Second Incident

On June 22nd 2021, at 1:30 pm, a villager named Daw Daung, 55 years old, also from Aur’Naut Pat Kan Ywar, Aur’Naut Pat Kan Ywar village tract, Hpapun Town, Dwe Lo Township, Mu Traw District, stepped on a landmine while she was harvesting mushrooms outside of her village. Right after the incident, villagers immediately sent her to Hpapun Hospital, where she stayed for two days. Later, Hpapun Hospital transferred her to Mawlamyine Public Hospital [upon her request because she has relatives in the area] on June 24th 2021 for further treatment. At Mawlamyine Public Hospital, the doctors had to amputate her right leg at the knee.

The medical expenses, including food and travel, cost her over 100,000 kyats. She has received financial support from her siblings and relatives. She also received 500,000 kyats from DCA, with a contribution from KHRG, to help cover her medical expenses. The victim has four children and is a widow. On June 30th 2021, the victim was discharged from Mawlamyine Public Hospital, however, the doctor told her that she will need to return to the hospital for a medical checkup once a month.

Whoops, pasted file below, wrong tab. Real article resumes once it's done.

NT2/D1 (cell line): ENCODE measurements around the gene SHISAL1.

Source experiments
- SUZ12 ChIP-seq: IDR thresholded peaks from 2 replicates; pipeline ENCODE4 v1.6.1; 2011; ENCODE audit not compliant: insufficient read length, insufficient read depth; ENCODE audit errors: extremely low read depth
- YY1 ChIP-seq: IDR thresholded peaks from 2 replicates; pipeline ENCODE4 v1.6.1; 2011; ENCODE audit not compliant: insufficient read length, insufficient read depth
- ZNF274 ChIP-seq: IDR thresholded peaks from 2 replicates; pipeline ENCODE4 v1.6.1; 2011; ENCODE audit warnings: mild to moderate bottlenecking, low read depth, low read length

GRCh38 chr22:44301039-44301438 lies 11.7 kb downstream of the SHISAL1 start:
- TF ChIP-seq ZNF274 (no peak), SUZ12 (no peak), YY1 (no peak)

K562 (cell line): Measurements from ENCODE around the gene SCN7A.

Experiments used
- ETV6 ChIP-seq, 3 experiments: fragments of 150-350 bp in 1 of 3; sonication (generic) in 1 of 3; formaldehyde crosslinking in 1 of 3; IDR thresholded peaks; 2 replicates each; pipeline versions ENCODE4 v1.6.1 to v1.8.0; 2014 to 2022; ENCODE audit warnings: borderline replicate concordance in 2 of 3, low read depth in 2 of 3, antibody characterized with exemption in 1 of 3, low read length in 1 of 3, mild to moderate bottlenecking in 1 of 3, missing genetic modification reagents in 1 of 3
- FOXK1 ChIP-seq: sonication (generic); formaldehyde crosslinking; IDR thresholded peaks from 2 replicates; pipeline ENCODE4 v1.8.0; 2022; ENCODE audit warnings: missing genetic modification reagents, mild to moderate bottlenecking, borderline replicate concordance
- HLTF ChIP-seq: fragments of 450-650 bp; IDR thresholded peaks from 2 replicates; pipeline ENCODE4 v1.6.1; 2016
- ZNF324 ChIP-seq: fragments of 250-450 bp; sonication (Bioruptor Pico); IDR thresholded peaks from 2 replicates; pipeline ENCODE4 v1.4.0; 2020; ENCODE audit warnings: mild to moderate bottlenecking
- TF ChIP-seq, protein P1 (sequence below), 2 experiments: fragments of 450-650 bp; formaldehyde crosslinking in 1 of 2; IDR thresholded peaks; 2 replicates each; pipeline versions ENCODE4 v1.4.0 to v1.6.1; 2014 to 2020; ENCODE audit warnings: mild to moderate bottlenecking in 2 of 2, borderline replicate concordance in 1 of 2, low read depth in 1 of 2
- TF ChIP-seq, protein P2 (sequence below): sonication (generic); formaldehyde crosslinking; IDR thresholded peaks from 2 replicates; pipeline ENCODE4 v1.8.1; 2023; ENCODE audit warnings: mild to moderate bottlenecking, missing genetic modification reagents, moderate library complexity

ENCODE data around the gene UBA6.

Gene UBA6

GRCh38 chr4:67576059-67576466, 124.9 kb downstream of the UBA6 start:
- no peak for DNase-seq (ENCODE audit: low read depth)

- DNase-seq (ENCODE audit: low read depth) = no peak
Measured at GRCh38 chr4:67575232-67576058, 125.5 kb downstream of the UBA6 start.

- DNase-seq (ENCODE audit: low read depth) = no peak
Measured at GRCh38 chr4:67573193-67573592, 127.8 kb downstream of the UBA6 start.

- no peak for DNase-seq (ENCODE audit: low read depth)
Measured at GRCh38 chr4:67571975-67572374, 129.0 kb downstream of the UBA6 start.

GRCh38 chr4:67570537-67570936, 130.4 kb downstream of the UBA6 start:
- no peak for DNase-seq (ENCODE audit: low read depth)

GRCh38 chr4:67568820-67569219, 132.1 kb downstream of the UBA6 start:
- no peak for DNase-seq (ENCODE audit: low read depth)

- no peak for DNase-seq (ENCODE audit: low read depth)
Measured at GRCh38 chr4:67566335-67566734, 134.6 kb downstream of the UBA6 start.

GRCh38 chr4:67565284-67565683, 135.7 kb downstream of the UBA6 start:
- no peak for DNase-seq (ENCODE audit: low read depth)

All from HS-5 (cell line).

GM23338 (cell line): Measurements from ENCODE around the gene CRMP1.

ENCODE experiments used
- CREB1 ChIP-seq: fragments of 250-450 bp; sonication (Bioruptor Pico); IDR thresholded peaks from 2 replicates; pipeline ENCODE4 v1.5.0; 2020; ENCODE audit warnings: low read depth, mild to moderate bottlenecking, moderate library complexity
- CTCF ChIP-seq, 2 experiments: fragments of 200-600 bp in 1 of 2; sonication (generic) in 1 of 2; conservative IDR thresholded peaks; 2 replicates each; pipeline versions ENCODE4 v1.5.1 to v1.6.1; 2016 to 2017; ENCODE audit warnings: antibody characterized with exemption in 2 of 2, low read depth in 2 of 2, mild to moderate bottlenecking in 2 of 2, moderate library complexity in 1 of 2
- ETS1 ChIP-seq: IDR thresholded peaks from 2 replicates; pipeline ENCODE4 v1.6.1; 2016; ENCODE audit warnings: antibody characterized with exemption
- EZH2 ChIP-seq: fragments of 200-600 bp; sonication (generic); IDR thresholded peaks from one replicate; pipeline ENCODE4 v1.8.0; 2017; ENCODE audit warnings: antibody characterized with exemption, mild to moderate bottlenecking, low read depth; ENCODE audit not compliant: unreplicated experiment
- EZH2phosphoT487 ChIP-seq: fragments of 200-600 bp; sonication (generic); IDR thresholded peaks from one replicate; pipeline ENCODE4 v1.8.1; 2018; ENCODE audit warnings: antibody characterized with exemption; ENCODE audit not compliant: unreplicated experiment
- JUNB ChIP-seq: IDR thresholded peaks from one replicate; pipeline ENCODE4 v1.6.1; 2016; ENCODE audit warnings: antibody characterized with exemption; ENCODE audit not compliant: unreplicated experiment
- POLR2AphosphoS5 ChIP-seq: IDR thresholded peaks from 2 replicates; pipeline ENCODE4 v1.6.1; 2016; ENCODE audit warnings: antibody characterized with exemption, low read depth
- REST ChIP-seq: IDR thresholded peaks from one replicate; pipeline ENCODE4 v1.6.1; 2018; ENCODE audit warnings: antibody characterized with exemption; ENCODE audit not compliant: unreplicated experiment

According to G---’s sister, prior to this incident, villagers were informed by the local Ethnic Armed Organisations not to venture out of the village perimeter due to landmine contamination. In the areas surrounding their village, there are no signs demarcating where landmine contamination exists. As a result, G--- went out from the village to harvest mushrooms thinking there were no landmines in the vicinity. The villagers have no idea which armed groups planted the landmines. As for the victim, she never attended the Mine Risk Awareness training provided to her village.

There had been landmine explosions in surrounding areas before [however, the interviewee could not specify the incident dates]. Villagers living in Aur’Naung Pat Kan Ywar do not want landmines planted in the areas where they harvest food for their livelihood. But landmine contamination in and near villagers’ plantation areas in Southeast Myanmar continues to threaten the livelihood and lives of villagers.